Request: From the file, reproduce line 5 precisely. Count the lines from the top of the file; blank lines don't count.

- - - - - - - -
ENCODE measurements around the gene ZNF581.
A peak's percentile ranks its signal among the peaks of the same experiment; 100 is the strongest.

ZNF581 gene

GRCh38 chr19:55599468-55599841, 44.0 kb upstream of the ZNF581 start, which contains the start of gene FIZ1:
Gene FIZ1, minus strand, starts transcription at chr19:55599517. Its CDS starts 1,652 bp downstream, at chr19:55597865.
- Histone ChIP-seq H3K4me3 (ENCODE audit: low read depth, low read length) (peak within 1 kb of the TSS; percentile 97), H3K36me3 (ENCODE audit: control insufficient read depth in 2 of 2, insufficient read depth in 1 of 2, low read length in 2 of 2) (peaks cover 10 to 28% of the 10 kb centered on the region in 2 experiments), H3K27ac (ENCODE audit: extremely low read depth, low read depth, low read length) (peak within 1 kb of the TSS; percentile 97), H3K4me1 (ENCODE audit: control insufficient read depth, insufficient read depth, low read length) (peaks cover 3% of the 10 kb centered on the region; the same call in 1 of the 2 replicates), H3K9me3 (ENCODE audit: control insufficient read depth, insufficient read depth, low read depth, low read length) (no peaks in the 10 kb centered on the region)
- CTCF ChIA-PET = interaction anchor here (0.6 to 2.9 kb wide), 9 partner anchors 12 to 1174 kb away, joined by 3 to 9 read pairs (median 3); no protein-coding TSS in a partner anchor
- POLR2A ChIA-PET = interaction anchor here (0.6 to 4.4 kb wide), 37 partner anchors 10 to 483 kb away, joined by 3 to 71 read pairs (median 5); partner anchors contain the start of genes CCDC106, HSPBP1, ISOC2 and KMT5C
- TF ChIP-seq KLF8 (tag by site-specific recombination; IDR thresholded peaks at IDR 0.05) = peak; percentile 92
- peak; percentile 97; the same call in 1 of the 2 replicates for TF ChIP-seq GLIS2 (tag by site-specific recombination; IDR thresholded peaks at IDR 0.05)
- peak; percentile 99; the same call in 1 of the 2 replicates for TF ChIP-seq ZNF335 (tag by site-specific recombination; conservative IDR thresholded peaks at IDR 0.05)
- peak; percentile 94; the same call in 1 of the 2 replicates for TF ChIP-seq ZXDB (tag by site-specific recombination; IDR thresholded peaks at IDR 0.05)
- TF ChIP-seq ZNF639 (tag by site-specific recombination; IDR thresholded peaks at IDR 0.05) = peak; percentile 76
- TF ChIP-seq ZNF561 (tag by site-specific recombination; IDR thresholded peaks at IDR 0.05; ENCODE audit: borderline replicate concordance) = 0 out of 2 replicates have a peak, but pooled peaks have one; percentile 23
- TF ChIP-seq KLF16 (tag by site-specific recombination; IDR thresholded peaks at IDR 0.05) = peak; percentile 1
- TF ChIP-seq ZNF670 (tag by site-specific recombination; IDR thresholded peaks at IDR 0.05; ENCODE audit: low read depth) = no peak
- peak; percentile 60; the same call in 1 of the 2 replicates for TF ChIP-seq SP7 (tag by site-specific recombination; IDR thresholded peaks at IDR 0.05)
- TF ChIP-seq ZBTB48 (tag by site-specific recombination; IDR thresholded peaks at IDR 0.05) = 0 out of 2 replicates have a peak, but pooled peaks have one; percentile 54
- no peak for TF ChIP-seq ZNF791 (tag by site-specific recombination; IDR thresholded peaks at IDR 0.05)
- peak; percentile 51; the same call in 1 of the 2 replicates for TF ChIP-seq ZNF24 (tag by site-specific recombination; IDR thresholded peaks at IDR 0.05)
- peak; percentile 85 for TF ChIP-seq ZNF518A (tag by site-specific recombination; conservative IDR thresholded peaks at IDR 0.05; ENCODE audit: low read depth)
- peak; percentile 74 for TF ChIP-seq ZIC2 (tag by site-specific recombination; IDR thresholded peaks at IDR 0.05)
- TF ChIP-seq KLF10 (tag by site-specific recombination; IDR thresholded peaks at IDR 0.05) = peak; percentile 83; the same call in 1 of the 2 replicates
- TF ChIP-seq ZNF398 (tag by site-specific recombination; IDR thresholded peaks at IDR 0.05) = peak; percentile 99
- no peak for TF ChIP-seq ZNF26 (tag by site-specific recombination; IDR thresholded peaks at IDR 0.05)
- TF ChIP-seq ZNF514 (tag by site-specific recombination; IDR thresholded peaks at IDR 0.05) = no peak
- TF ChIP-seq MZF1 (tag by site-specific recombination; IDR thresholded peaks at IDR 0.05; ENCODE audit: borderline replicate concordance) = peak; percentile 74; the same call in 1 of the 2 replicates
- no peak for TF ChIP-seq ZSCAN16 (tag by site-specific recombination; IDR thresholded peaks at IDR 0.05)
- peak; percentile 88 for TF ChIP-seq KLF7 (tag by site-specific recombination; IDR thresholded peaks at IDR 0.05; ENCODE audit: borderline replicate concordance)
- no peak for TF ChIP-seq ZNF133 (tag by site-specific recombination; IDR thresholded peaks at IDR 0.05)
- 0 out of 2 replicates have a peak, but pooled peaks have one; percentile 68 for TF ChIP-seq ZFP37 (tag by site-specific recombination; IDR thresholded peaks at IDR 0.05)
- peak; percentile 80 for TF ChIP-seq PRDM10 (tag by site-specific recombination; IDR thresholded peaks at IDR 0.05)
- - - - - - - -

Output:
Gene FIZ1, minus strand, starts transcription at chr19:55599517. Its CDS starts 1,652 bp downstream, at chr19:55597865.